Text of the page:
Cortes Island is a rural community with limited access to medical care and supplies, including contraceptives. The Cortes Ambulance Station 169, the Klahoose Health Centre and Cortes Health Centre work in cooperation to stock orange boxes affixed outside of public buildings on Cortes that offer free supplies and are accessible 24/7. Inside the box there are female and male condoms, lube and naloxone kits.
For those with female anatomy, the options for contraceptive access are vast, according to the primary care nurse for the Cortes Health Clinic, Registered Nurse Erin Zip.
“Definitely a lot more options for women. We have the insertional condoms… oral contraceptives; the more common brands of Yaz and Alesse are available in the clinic,” Zip said, "We also have IUDs available and our doctors here can insert the IUDs … We also have Plan B pills that are available over the counter. You don't even need a doctor's prescription for that,” she said.
For those with male anatomy, contraceptive options are more limited. The general stores have one or no options for latex male condoms. Since this story began production, Cortes access has expanded to include a latex-free option. Those with latex allergies may purchase the condoms at the pharmacy, which is located in the clinic. The hours of operation for the pharmacy are 1-4 p.m. on Wednesdays and Fridays.
Zip elaborates on further options for men for family planning and contraceptives.
“The doctors can also provide referrals for vasectomies... it is a more invasive procedure. They would need to go to Comox or Victoria, for ... the only options.”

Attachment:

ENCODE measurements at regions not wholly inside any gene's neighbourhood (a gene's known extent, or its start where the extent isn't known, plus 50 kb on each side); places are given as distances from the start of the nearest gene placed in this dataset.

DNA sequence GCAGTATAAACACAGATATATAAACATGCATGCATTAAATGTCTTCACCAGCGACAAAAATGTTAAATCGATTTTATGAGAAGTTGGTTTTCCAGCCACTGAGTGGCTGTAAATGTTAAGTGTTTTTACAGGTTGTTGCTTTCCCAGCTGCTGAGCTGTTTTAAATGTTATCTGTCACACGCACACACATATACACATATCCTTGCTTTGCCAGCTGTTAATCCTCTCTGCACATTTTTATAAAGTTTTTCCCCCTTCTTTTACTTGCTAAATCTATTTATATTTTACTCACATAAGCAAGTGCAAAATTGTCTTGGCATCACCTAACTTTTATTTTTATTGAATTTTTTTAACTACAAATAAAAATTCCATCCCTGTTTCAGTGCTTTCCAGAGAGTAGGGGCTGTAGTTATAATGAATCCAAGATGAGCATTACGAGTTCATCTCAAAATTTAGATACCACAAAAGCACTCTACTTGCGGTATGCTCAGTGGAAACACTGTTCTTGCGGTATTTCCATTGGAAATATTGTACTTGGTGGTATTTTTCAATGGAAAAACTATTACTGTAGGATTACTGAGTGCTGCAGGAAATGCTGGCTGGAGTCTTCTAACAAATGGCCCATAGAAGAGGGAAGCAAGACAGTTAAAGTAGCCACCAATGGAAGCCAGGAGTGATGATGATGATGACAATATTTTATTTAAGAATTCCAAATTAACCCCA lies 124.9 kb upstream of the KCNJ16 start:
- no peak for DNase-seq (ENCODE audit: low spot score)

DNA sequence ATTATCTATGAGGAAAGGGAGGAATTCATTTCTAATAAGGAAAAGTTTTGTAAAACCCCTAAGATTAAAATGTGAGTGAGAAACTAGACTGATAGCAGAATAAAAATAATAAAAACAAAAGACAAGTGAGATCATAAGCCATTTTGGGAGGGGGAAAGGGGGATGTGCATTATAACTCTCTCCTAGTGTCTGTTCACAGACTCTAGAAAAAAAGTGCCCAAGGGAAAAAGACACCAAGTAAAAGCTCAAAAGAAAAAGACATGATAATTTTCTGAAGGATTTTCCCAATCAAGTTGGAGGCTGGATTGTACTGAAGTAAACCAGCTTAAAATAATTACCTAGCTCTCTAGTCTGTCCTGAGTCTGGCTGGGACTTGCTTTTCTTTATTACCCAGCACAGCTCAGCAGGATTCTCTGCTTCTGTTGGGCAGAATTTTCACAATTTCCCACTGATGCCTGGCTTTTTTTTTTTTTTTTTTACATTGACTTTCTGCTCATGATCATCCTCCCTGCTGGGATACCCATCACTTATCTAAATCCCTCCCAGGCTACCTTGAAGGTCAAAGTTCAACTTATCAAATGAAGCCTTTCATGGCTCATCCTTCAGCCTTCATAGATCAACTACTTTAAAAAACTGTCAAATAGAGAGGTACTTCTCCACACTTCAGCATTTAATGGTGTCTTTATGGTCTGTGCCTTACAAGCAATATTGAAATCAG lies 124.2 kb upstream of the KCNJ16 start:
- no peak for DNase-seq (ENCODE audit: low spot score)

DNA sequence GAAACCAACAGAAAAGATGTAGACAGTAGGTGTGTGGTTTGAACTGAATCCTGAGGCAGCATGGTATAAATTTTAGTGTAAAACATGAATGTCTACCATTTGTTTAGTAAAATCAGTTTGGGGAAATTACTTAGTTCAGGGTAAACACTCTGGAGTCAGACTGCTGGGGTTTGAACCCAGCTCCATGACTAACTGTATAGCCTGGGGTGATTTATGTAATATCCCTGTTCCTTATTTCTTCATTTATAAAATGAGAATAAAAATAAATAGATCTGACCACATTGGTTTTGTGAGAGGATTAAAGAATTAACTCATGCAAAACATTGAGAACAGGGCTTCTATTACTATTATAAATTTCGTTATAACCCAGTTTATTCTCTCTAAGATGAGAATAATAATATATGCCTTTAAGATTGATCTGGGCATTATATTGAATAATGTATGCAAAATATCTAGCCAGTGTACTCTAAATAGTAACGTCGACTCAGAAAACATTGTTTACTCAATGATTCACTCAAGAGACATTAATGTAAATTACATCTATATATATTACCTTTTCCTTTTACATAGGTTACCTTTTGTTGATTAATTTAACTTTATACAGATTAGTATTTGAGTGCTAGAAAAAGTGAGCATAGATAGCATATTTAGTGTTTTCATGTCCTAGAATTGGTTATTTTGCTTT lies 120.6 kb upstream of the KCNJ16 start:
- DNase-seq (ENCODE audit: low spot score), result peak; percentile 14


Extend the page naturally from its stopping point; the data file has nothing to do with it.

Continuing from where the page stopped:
Men might wonder why more options have not become available in Canada since oral birth control became accessible in the 1960's, for women.
Methods to choose could be expanding in the future for men on Cortes Island and worldwide. One option is a technology called Vasalgel-which is not yet to market, but will begin human trials in late 2023.
Vasalgel is a non-hormonal hydrogel technology that derived from the concept of RIGUS, which has been in development since 1979. In 2010, Parsemus Foundation, a non-profit in the United States, took on the funding and development of Vasalgel with the goal of preparing it for clinical trials. The foundation has passed the technology off to Next Life Sciences, with the hope that the company has the resources and innovative abilities to bring Vasalgel to the masses.
CKTZ spoke with CEO of Next Life Sciences, LR Fox, to understand what the journey will look like to bring Vasalgel to rural areas in Canada, like Cortes Island. Fox relates the procedural requirements to that of a basic doctor’s office, likening the procedure to a flu shot.
“Any doctor's office that's able to insert an IUD, should be able to administer Vasalgel .”
According to Fox, the profile of Vasalgel has no known side effects, is long-term, low-risk, and produces effective results. The procedure is also 100% reversible.
50,000 individuals across 100 countries have contacted Next Life Sciences about their interest in the product. Vasalgel is not currently available in Canada, but when it is, it appears it could be an accessible technology for Cortes Island.
To find out more about Vasalgel and contraceptive access on Cortes, listen to the CKTZ News Update below: